To do this, Kad Kokoa had to be good enough to attract top F&B talent. So Nuttaya left her legal work and, with a small team, focused on developing the product and the brand.
To highlight the flavors, they make their chocolate with only two ingredients: cacao and organic cane sugar. “Chefs know we are using the best cacao we can source and we don't add anything else. We let the chocolate speak for itself.”
Soon after their launch in 2018, they won awards and had the support of one of Bangkok’s top pastry chefs, Laurent Ganguillet, who added Kad Kokoa to his long-running, show-stopping chocolate buffet at the Sukhothai Hotel.
Chocolate became their tool to build a brand imbued with Thai-ness. Their packaging reflects Thai craft, with the new season inspired by textile weaving patterns from each region. The café itself is a rice barn from their farm in Chiang Mai. “We needed to save costs when building the cafe, and since we weren’t spending time in Chiang Mai, we disassembled the barn, moved the wood to Bangkok, and rebuilt it. It looks like a friend’s house. It's not uptight, it's relaxed and casual.”
Kad Kokoa’s pastry chefs and chocolatiers gravitated to them from the city’s top hotels. Thailand’s Bocuse d’Or team is using their chocolate for the cooking competition in Lyon, France. They are partnered with the Tourism Authority of Thailand to promote community tourism. Their Japan partnership started in the same way: Yumi Sawahira, an industry veteran, visited the cafe every day for a week, then proposed the idea of setting up shop in Tokyo.
“While we make chocolate, we sell more than chocolate,” Paniti explains. “We look at how the brand can represent Thailand, from any angle.”
Recognize and nurture your real customers
While industry pros were quickly won over by the high-quality product, educating consumers has been a different matter altogether.
Kad Kokoa, from the product to the packaging to the space, is Instagram-ready. This ensured opening-day crowds. But four months in, the scene had changed. Those early visitors were cafe-hoppers who needed social media fuel, showing up once then moving on. It was an eye-opener.
“Don't get complacent when you open something and the first three months you are so busy,” says Paniti. “You think that's going to be your forever model. No. Month four, month six, you will feel ... hey, where are they? The posts about you are down in Instagram...deep down.”
This launch phase was a test of patience for Nuttaya. “The cafe-hoppers didn't understand bean-to-bar chocolate that well, so they just complained, in good ways and bad. And we were disappointed because we thought we could please them. But we decided not to change the taste of our chocolate. We stuck with our philosophy and chose to educate our customers more.”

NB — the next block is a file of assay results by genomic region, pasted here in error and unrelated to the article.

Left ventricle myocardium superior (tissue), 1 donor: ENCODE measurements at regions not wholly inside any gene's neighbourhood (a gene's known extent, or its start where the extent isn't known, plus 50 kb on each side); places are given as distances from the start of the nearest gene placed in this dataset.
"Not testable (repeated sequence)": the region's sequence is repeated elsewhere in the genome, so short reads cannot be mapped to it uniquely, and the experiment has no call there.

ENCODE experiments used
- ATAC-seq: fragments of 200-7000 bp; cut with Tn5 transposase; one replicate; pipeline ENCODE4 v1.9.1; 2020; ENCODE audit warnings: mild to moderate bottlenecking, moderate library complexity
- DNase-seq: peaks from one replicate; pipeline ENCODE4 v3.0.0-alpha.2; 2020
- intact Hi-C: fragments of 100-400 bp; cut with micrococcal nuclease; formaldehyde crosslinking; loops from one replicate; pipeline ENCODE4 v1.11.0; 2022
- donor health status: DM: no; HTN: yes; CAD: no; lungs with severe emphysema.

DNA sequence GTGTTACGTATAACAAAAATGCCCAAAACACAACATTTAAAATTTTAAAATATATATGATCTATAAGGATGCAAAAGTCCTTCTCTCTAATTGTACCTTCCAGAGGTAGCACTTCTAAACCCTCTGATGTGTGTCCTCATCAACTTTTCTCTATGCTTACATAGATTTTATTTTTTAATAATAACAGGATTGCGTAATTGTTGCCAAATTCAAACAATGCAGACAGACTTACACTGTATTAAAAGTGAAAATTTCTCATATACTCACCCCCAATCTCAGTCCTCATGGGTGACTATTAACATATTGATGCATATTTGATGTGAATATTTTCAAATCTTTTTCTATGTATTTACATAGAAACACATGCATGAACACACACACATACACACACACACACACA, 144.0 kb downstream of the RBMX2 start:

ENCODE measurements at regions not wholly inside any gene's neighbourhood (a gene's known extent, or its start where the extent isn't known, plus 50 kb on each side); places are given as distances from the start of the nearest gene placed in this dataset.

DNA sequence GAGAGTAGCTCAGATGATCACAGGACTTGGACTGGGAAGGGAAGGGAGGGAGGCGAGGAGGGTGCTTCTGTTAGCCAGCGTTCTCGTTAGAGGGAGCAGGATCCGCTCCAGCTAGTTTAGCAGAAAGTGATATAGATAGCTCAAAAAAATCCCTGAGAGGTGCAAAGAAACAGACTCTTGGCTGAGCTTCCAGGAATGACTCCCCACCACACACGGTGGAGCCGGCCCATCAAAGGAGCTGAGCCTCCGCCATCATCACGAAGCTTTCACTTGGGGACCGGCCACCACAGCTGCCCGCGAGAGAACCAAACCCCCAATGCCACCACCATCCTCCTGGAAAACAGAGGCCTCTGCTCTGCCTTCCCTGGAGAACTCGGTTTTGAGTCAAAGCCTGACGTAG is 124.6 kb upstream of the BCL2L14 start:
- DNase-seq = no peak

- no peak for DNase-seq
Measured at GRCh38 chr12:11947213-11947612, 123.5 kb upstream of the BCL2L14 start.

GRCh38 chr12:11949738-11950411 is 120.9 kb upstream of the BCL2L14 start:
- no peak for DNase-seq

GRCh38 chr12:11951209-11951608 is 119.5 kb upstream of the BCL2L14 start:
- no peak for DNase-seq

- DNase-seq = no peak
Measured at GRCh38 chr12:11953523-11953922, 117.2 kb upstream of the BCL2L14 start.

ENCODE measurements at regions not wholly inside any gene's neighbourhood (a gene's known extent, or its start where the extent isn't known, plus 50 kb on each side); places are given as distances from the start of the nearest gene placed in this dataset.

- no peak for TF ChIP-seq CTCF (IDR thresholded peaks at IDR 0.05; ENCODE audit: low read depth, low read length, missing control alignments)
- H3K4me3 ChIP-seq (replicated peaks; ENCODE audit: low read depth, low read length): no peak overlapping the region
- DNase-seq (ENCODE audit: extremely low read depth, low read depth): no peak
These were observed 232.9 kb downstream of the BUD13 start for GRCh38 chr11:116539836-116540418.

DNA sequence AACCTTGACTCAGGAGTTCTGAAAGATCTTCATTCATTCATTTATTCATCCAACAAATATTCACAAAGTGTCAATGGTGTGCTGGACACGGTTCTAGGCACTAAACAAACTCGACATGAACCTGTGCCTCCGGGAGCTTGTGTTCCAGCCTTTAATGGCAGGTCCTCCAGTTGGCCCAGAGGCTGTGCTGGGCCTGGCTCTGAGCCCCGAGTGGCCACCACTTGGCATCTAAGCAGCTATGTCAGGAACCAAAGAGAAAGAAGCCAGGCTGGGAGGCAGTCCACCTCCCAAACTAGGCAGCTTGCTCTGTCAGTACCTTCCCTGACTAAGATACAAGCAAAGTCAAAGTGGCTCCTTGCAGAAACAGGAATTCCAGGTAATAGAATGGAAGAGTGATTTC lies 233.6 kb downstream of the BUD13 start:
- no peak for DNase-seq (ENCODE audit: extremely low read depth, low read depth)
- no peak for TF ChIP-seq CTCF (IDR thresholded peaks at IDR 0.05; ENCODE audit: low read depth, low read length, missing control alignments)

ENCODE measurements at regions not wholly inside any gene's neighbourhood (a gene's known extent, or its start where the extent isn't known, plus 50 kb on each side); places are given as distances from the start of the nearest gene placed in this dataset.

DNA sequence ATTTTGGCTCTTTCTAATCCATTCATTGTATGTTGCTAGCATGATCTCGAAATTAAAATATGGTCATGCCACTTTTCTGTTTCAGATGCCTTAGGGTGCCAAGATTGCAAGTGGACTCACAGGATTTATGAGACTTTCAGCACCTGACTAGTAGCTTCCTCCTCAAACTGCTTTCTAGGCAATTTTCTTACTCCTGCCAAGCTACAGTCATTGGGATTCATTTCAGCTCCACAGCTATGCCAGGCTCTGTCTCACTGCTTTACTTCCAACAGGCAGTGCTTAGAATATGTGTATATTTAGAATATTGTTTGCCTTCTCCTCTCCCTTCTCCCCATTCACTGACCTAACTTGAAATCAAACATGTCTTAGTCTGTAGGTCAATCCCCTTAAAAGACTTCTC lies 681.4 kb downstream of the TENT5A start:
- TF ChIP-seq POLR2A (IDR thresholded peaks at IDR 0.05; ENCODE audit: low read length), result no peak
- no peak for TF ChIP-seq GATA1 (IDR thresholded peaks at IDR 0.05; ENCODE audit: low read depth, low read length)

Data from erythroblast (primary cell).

“We are 50,” Paniti adds, “and a lot of the time we had to please young customers at a cafe. That was hard for us!”
So they sifted through their customers and found their real fans. For Kad Kokoa these are people who like craft food and health-conscious consumers. “They will come every week to fill up their stock of chocolate. Then this is the key: let them speak for themselves. If they like our chocolate, they will refer their friends. This way takes time, but it lasts longer.”
Even with a growing fan base, customer education is a never-ending job. Kad Kokoa’s fruity flavor is unique, so every Saturday, Nuttaya and her team host chocolate tasting workshops. “Instead of one-on-one, we can do eight to ten guests, but that's it. So it will take time for the scale to tip.”
Entrepreneurship is a lifestyle. Design your life accordingly.
In this partnership, Nuttaya takes the lead on the brand and the product. With characteristic humility, Paniti says, “My job is not much. It’s designing our lifestyle, making sure we can still cover the downside, and most of all, managing our time.”
His job is not “not much.” It’s the key to their ability to build patiently. His experience as a lawyer working in private equity and venture capital is a unique advantage for Kad Kokoa because he has knowledge of all the ways startups can fail. This informs how they design their business.
“We don't want to put all our eggs in one basket. When we decided to do this, we had to separate our roles. Nuttaya was focused on her chocolate-making skills and thinking about the brand concept, and I support her. So I still work on some legal advisory cases to pay the bills.”
It’s also why they decided early on to build a team, and why stock options are part of employee compensation. “When we started, our brand was nothing. Chefs came to try the gig for a while, and if it didn’t match their passion, they moved on. But the current team has been with us for two years. They prove themselves, and we put the money where our mouth is. This way, instead of going out and opening another brand, they feel that Kad Kokoa is theirs.”
And the search for their investor soulmate? “Financial investors want a return. They will look at discounted cash flow. A business like ours is more about brand equity than cash flow. So you will keep arguing with investors about the valuation forever. We meet a lot of investors all the time. They like to own this beautiful brand, but we haven't struck good chemistry with anyone just yet.”
Because Kad Kokoa is generating revenue, they can focus on building brand value for the next few years. “Right now it's the happiest time. We keep our face down and keep grinding. I think building brand value is still important for us. And we still believe that one day we are going to meet our soulmate.”
For people who want to apply a startup mindset to their small business, Paniti recommends the book The Fail-Safe Startup by Tom Eisenmann.